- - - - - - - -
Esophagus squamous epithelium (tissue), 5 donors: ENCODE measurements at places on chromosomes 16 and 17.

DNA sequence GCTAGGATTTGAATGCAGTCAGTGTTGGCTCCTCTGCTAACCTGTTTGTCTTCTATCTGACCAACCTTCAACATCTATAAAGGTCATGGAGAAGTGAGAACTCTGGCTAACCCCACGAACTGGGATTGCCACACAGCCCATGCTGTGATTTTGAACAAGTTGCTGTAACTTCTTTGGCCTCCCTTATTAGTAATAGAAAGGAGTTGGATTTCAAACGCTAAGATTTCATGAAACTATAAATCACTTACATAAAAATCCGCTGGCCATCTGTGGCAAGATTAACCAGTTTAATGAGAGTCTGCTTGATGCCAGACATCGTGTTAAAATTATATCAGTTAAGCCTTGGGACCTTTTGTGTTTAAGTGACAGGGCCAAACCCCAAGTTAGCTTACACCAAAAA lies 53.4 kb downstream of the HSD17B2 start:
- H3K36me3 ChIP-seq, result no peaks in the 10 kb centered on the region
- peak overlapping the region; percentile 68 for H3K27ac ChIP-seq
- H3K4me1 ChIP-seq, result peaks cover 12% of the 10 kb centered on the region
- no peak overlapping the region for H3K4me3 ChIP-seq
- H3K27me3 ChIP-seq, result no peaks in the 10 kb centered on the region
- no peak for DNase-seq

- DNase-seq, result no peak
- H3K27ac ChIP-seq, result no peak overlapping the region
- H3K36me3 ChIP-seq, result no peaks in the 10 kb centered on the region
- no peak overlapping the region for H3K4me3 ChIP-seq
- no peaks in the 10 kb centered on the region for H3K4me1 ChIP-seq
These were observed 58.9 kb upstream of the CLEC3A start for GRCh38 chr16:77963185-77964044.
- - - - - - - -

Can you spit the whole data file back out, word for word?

Esophagus squamous epithelium (tissue), 5 donors: ENCODE measurements at places on chromosomes 16 and 17.

DNA sequence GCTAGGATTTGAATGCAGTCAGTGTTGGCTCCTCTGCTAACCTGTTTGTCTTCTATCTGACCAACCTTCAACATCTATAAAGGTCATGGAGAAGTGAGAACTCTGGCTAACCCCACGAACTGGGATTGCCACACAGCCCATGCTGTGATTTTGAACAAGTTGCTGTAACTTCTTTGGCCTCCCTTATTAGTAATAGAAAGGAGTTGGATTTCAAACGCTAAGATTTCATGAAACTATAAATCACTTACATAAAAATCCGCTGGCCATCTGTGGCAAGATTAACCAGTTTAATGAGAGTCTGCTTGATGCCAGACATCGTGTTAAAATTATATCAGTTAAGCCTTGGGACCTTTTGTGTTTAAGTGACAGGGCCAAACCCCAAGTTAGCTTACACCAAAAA lies 53.4 kb downstream of the HSD17B2 start:
- H3K36me3 ChIP-seq, result no peaks in the 10 kb centered on the region
- peak overlapping the region; percentile 68 for H3K27ac ChIP-seq
- H3K4me1 ChIP-seq, result peaks cover 12% of the 10 kb centered on the region
- no peak overlapping the region for H3K4me3 ChIP-seq
- H3K27me3 ChIP-seq, result no peaks in the 10 kb centered on the region
- no peak for DNase-seq

- DNase-seq, result no peak
- H3K27ac ChIP-seq, result no peak overlapping the region
- H3K36me3 ChIP-seq, result no peaks in the 10 kb centered on the region
- no peak overlapping the region for H3K4me3 ChIP-seq
- no peaks in the 10 kb centered on the region for H3K4me1 ChIP-seq
These were observed 58.9 kb upstream of the CLEC3A start for GRCh38 chr16:77963185-77964044.